The pattern is Vogue 2517, from 1980. I don't recall where I found the pattern, but it was purchased second hand.
Let me explain my opening sentence. At the time I cut out the pieces for this dress I was only focused on using three prints that coordinated. On my cutting table these went together very nicely. It was only after I had stitched the dress together did I realize I had given myself a built-in beauty pageant sash. Ha!Ha!
Let's talk about the construction of the dress. It's a rather simple dress to sew. As long as you don't need to take it apart and restitch it multiple times like I did.
It all began when I decided I needed a full bust adjustment, extra fabric at my waistline and more length in the bodice. I made the adjustments without measuring the pattern pieces or even putting them up against my body.
Big mistake. I sewed everything together and the bodice was...hmm, how shall I say this? It was a hot mess! I did NOT need the extra length in the bodice as the waistline was now sitting about three inches below my waist. I also didn't need to extra width at the waistline, nor as large of an FBA as I had done.
So I ripped it apart and re-cut the already cut pieces as best as I could to make it fit better. I wasn't 100 percent satisfied so I tucked it away with plans to work on it at a later date when I was less frustrated.
By the way, this is a bit of a side view showing how those panels match up at the seam forming the V. Pretty cool, huh?
The project sat for quite a bit longer than I had originally intended. When I pulled it out again it was now too small, a side effect from a medical condition I was battling. I just didn't have the energy at that point to redo everything and tucked it away again.
Fast forward about 18 months and I decided it was time to revisit this project. In that 18 month time period, I had surgery for that condition, discovered the cause of my weight gain, and was working on getting back to my normal weight. Oh yea, and there was that move across country too, LOL.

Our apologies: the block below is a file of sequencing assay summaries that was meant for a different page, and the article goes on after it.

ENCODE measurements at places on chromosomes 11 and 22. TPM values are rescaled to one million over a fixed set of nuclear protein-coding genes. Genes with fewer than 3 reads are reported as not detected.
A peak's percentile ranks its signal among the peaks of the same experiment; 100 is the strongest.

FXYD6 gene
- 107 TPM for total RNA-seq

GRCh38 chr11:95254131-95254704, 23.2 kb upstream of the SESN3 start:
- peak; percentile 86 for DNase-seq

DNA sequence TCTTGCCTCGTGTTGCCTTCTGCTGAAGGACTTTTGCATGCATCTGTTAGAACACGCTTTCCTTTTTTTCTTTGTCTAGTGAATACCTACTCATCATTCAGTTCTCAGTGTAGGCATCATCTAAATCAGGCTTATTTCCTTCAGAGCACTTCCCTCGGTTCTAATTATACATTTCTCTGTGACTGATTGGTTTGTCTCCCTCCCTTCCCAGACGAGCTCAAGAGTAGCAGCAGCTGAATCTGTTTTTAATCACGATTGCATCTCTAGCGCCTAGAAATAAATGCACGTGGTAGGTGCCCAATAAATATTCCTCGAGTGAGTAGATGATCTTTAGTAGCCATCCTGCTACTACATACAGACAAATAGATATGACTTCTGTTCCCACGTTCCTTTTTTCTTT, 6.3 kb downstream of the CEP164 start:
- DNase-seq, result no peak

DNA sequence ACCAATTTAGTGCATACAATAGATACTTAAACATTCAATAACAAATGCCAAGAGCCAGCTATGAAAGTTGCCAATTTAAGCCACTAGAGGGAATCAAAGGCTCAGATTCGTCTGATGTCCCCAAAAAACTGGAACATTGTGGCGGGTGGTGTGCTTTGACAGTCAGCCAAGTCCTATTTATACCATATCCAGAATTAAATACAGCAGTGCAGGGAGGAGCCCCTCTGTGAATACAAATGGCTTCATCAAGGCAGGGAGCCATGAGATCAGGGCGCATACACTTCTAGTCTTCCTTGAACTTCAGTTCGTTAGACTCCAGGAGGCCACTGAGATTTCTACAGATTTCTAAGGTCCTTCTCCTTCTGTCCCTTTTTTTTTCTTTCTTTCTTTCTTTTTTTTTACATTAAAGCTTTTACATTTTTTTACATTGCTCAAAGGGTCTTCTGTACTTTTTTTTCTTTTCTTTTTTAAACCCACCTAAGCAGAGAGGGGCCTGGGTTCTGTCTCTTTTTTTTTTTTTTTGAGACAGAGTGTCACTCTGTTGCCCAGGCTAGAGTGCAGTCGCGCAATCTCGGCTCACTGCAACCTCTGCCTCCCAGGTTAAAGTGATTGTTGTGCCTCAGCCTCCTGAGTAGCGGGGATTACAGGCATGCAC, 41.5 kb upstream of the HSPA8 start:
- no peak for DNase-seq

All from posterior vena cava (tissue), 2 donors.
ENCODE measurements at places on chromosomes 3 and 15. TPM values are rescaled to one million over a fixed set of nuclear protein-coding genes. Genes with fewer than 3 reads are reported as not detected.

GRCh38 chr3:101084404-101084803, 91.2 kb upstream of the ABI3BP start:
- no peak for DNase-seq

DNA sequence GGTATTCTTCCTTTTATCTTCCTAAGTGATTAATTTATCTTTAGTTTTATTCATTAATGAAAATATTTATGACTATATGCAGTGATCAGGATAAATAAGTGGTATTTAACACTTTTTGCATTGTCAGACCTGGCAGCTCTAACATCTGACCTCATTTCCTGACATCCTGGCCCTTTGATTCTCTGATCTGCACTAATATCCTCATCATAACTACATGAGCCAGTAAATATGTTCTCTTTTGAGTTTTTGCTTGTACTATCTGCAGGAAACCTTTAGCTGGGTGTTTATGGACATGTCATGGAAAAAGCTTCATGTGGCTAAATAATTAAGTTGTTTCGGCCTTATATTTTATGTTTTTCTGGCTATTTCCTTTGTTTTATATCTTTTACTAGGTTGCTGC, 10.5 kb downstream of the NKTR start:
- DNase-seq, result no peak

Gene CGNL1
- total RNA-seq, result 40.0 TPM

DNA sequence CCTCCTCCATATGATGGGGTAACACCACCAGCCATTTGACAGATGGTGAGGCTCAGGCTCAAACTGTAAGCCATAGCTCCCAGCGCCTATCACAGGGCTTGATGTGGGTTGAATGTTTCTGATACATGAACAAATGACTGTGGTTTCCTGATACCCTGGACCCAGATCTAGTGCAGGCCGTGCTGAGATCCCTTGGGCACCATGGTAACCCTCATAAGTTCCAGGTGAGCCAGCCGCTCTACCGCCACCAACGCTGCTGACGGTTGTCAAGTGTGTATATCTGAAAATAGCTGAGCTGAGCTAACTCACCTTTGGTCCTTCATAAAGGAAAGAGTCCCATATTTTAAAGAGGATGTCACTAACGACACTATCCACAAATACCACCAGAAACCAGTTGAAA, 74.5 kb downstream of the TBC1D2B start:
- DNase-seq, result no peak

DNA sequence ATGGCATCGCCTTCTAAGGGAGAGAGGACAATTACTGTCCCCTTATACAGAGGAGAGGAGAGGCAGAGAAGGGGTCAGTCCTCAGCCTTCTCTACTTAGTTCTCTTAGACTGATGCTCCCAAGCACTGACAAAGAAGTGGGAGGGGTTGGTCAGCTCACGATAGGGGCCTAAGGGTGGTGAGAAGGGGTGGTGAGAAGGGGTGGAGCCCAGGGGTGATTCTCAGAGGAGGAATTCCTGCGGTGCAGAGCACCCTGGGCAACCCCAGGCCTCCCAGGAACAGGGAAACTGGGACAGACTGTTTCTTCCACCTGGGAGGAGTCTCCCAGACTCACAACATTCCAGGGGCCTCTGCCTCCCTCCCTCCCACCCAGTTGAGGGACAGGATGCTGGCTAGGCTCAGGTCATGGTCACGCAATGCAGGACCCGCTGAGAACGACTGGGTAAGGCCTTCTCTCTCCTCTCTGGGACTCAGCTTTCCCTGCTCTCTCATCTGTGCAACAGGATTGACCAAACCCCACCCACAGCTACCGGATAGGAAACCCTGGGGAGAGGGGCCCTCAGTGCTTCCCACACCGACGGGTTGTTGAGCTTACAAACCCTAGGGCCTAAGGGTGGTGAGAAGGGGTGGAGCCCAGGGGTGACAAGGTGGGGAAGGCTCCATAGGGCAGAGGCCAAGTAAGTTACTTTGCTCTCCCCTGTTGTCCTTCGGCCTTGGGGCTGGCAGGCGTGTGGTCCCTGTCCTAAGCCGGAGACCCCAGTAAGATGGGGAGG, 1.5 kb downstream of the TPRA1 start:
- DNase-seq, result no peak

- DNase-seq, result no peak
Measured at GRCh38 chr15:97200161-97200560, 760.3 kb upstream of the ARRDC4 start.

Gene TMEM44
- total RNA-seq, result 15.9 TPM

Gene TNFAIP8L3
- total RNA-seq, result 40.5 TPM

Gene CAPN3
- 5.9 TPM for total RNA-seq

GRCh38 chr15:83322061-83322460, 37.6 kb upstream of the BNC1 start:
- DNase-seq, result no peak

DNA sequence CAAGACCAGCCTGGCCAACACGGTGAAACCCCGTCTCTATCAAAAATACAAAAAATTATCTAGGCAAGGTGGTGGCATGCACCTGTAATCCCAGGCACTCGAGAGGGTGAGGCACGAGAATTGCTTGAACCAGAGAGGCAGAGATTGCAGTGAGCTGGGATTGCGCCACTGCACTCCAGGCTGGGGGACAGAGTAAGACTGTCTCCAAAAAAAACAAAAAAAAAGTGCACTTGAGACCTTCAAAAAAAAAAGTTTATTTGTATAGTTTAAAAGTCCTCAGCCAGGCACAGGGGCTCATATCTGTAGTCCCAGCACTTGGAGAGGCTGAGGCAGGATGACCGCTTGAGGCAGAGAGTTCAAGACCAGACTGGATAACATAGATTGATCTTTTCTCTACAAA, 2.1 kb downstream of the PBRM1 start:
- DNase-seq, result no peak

Yesterday I decided it was time to either finish it or toss it. As you can see, I decided to finish it. I put it on and the extra I had added previously wasn't needed. It wasn't as large as it had been when I originally sewed it but hey, I'm happy the inflammation in my body appears to be under control.
And that bodice, well, it was still a bit of hot mess. I ended up stitching a 1-3/4" seam allowance attaching the bodice to the skirt AND stitching the shoulder seam in a 1-1/2" seam allowance starting at the neck line and tapering to the 5/8" seam allowance at the armhole. It's not perfect but it makes the dress wearable.
I'm not sure if this is how the original DVF dress was constructed, but the pattern included facings for the wrap front and back neck. If/when I sew this again, I'm going to eliminate them and use a narrow binding. Also, this is designed for a side zipper which I eliminated as the fabric has enough stretch for me to get this on and off easily.
This is a faux wrap dress, and I did forget to re-add the little ties on the left side of the dress. I may or may not stitch them on. I'm not sure they are needed.
The dress is described as finishing three inches below the knee and you can see it's mid-calf on me. I kind of like this longer length.